National Highways, the organisation in charge of England’s motorways, has issued patrol staff with body cameras to help tackle abuse. The government-run company says the cameras are necessary after recording more than 200 incidents of intimidation, assault or abuse against traffic officers in just one year.

The rollout of cameras began last year and the equipment has now been issued to all traffic officers patrolling motorways and some major A-roads. According to National Highways, the cameras can “reduce the potential for confrontation” and, in the event of an incident, they also provide evidence for police investigations.

Although the term “traffic officer” and the ‘Battenburg’ liveries of their vehicles makes National Highways’ patrols look like members of the police, their role is to help at the scene of incidents, keeping people safe and ensuring the network runs as smoothly as possible. This includes supporting the emergency services and helping broken-down vehicles, as well as clearing obstructions and spills.

Highways England Land Rover Discovery

However, National Highways says abuse is becoming “an increasing problem” for traffic officers going about their work. Between January 2020 and January 2021, the organisation recorded 214 incidents of abuse, assault or intimidation, with officers being targeted with abusive language, specific threats and even physical attacks.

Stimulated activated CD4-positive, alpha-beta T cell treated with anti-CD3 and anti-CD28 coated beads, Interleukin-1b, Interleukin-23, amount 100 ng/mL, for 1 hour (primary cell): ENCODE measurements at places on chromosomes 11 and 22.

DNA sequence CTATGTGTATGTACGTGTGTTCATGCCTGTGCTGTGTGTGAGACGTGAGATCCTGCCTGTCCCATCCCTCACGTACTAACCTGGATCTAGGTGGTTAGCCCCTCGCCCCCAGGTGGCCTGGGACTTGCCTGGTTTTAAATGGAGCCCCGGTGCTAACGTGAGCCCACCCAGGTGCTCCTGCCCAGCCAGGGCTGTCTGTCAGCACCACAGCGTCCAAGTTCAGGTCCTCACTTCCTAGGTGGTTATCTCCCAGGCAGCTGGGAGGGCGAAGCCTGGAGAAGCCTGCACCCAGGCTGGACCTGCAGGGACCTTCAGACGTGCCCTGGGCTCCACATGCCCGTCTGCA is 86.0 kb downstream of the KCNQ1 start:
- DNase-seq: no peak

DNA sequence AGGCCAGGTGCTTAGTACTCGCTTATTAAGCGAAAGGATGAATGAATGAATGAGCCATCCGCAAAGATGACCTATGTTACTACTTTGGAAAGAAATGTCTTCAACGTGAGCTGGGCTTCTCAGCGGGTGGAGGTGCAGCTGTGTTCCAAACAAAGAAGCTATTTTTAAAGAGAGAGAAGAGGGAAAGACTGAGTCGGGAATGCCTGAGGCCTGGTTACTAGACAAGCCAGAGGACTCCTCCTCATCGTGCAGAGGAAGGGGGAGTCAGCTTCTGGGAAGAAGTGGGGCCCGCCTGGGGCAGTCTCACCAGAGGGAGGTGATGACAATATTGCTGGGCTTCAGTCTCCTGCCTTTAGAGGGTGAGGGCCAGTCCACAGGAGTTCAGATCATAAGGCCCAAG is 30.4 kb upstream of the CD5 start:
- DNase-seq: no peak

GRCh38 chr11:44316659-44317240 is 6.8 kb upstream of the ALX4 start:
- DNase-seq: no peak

Whereas complaints against traffic officers have previously relied on statements from those involved, the Motorola cameras will give the police an irrefutable account of events should an incident occur. The body-worn cameras are identical to those already in service with many police forces and NHS ambulance trusts, and will reduce the need for police to trawl through conflicting reports and lengthy, time-consuming investigations.

The cameras cost National Highways around £500,000 in total, but the organisation says they will withstand “rigorous use” and capture high-quality video and audio in all weather and light conditions. Their footage is then uploaded to the cloud, and can be used as evidence in court.

“The cameras have been provided to help protect our traffic officers and will be part of their uniform,” said National Highways’ customer service director, Mel Clarke. “Like a seat-belt, we hope the camera isn’t needed, but it will be there if necessary. Our traffic officers should not have to face abuse or even threats while simply doing their job – which is to help people and keep our roads moving. We want to reassure them, and warn anyone who thinks such abuse is acceptable, that we will do all we can to support our traffic officers and vigorously pursue justice for any criminal activities directed towards them.”